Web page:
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A pilot study of a novel molecular host response assay to diagnose infection in patients after high-risk gastro-intestinal surgery

By Diana M. Verboom, Marlies E. Koster-Brouwer, Jelle P. Ruurda, Richard van Hillegersberg, Mark I. van Berge Henegouwen, Suzan S. Gisbertz, Brendon P. Scicluna, Marc JM Bonten, Olaf L. Cremer

Posted 25 Dec 2018
bioRxiv DOI: 10.1101/505248 (published DOI: 10.1016/j.jcrc.2019.07.020)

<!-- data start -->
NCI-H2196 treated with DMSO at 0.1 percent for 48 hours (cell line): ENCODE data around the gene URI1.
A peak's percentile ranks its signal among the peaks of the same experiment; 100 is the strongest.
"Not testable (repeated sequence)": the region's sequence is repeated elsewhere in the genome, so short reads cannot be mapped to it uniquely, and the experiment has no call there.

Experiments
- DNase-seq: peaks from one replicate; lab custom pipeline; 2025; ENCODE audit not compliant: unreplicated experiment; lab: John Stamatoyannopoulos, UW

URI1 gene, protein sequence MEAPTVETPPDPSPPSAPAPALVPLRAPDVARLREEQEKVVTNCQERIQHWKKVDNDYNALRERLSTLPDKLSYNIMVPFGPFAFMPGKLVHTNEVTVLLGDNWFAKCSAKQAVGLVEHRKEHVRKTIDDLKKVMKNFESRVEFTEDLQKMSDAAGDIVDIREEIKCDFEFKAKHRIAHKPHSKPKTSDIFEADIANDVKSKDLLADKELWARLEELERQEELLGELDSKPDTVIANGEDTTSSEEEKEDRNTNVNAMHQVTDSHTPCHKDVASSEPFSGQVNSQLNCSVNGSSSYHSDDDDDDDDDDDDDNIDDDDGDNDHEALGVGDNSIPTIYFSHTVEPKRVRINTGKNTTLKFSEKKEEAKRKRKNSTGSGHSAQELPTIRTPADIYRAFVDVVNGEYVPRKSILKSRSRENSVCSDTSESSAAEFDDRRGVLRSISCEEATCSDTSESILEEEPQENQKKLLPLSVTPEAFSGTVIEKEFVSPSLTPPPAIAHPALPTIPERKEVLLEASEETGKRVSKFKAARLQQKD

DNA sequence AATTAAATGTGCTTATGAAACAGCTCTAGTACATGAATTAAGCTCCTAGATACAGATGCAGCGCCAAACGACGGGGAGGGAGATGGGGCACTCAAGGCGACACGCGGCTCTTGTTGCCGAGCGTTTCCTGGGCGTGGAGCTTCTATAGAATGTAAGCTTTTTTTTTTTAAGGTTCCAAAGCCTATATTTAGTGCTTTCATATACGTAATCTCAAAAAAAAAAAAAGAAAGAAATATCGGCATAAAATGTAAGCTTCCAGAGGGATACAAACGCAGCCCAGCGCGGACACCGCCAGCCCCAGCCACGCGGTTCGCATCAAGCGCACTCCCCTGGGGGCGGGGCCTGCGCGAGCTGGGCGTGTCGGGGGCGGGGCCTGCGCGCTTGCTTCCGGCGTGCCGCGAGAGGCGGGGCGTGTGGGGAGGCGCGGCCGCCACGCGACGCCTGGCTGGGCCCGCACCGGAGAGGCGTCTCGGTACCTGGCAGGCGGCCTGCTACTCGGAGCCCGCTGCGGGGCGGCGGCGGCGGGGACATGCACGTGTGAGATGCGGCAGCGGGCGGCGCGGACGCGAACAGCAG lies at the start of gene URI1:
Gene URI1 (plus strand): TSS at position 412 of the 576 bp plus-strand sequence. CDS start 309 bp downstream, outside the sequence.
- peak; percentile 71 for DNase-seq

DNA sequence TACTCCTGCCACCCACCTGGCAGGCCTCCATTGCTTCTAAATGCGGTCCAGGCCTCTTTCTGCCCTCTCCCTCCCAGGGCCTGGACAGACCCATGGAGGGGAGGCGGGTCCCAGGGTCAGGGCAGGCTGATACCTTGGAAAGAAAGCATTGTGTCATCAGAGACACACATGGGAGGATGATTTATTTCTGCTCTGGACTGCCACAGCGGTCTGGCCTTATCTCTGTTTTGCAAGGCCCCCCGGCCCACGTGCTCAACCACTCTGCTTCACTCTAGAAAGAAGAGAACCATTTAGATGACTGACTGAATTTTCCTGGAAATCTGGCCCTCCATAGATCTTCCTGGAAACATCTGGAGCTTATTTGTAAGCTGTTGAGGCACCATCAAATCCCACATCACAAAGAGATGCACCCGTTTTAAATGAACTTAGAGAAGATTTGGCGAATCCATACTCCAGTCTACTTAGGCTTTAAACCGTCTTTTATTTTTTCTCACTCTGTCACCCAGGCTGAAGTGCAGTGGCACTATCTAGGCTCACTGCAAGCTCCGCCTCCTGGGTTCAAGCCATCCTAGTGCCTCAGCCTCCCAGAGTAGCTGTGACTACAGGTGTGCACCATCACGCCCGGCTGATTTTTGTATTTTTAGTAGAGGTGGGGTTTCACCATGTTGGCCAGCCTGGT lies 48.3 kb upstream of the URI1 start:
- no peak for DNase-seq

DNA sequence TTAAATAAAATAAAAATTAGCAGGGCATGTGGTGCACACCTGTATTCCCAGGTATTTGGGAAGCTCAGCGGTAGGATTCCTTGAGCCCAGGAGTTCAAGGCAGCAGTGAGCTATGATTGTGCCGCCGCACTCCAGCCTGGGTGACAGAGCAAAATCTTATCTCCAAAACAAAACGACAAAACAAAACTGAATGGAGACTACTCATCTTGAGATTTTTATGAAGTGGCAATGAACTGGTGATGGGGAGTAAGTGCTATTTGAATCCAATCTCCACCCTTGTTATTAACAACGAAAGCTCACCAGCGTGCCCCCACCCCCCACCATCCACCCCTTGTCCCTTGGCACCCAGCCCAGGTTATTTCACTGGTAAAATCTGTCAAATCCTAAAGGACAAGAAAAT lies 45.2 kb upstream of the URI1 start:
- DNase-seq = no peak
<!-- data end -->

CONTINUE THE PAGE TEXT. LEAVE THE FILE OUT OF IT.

Aim: SeptiCyte LAB measures the expression of four host-response RNAs in blood to distinguish sepsis from sterile inflammation. Sequential monitoring of this assay may have diagnostic utility in patients at high risk for postoperative infectious complications. Methods: In this pilot study we studied esophagectomy patients who had developed a complication within 30 days following surgery as well as a random sample of 100 uncomplicated postoperative patients. PAXgene blood samples were collected postoperatively and whenever a complication occurred. SeptiCyte scores (ranging 0-10 with increasing likelihood of infection) were compared to post-hoc physician adjudication of infection likelihood using strict definitions. Results: Among 370 esophagectomy patients, 120 (32%) subjects developed a complication requiring ICU (re)admission, 63 (53%) of whom could be analyzed. Immediate postoperative SeptiCyte LAB scores were highly variable, yet similar for patients having a complicated and uncomplicated postoperative course (median score of 2.4 (IQR 1.6-3.3) versus 2.2 (IQR 1.3-3), respectively). Scores increased as complications developed, but this rise was higher for 34 subjects having confirmed infection (median difference 4.7 (IQR 4.1-5.8)) then for 12 subjects with a non-infectious complication (2.1 (IQR 0.4-3.6); p<0.0001). When 17 cases with undetermined infectious status were excluded, addition of SeptiCyte LAB to CRP resulted in improved diagnostic discrimination (AUC 0.88 (95%CI 0.77-0.99)) compared to CRP alone (AUC 0.76 (95%CI 0.61-0.91); p=0.04). Conclusions: Sequential measurement of SeptiCyte LAB may have clinical utility in surgical patients at high risk of postoperative infection, but its diagnostic performance in this setting needs to be further evaluated.

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